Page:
“Neither snow nor rain nor heat nor gloom of night” has been popularly associated with the U.S. Postal Service to describe its commitment to delivering the mail. (One route in Magnolia Springs, Ala., near my hometown, boasts the only remaining postal delivery river route in the country.)
In truth, the unofficial motto is an inscription on New York City’s James Farley Post Office, but has expanded to refer to the job the currently more than 40,000 post offices and 700,000 civilian workers and their predecessors have done since what would become the U.S. Postal Service was founded on this date in 1775 by the Second Continental Congress.
Much of the fundamental organization of the system was designed by the nation’s first postmaster, Benjamin Franklin. It’s thought that the postal service was established as a means of communicating with folks back home in Britain, since it’s unlikely colonists were sending mail amongst themselves. And in those early times, since there were no post offices in Colonial America, letters were often delivered to popular local gathering spots like inns and taverns.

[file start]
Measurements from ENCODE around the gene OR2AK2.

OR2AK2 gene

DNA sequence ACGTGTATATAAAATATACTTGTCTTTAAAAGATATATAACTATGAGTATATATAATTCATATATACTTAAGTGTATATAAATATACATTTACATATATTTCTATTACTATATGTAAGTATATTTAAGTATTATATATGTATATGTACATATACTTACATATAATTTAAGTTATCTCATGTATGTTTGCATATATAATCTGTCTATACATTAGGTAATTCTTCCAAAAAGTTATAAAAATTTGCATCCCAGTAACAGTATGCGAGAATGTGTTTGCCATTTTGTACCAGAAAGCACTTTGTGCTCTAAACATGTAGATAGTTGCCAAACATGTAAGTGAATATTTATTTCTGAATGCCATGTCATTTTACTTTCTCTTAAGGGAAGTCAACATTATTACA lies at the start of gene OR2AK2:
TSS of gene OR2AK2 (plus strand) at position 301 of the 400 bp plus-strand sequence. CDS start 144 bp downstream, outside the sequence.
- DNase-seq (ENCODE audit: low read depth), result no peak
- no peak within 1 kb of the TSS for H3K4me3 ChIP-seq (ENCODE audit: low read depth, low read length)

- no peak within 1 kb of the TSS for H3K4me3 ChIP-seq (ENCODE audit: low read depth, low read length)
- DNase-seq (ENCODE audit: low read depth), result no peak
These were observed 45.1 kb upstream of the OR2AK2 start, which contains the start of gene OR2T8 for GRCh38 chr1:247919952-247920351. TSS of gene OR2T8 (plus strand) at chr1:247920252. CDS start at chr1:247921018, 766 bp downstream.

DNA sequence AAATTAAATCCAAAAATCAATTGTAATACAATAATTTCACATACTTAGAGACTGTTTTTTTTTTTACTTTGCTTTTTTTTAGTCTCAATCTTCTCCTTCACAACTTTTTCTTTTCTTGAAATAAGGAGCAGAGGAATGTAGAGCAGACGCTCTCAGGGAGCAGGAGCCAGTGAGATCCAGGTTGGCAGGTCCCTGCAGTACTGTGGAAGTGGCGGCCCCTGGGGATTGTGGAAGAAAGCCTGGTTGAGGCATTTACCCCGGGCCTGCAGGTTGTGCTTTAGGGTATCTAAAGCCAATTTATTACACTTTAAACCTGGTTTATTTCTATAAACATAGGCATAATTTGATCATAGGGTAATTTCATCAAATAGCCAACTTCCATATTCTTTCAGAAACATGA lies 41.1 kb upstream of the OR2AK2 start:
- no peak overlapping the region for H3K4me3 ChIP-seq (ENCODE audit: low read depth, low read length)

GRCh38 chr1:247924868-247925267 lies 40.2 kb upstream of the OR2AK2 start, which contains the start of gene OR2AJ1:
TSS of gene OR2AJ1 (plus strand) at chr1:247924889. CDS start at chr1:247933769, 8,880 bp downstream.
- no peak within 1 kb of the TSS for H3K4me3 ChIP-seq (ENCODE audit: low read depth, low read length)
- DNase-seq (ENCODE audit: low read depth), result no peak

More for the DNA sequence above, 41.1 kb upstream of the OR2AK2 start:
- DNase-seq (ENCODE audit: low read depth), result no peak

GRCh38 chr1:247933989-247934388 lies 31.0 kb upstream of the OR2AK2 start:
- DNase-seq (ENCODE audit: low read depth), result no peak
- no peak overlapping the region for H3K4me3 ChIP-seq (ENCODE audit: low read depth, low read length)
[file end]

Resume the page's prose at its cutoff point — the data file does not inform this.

We’ve come a long way from those days. But not only have our methods of communication become more sophisticated and innovative, we’ve also become so reliant upon them that it’s hard to imagine our world without the likes of email, Facebook, Twitter and the portable gadgets that make them (and much more) so accessible on the go.
Most of us are probably still receiving our magazines by mail, save for the relatively few who are downloading the digital versions on their iPads, Kindles, Nooks and other e-readers. And more and more publications have released apps of themselves or have them in the works.
It’s hard to imagine a totally “paperless” magazine world or the absence of a system like the U.S. Postal Service that would deliver your publications–not to mention the billions of pieces of letters, cards and packages they sort and bring to your door. Then again, email and near-instant methods of communication (no stamp needed) were absurdly far-fetched 236 years ago.
Even as the U.S. Postal Service contemplates major changes like rate increases or cutting out Saturday delivery, the more underlying general question about its modern significance could be how much more may technology alter our world and how far-reaching might those changes be.
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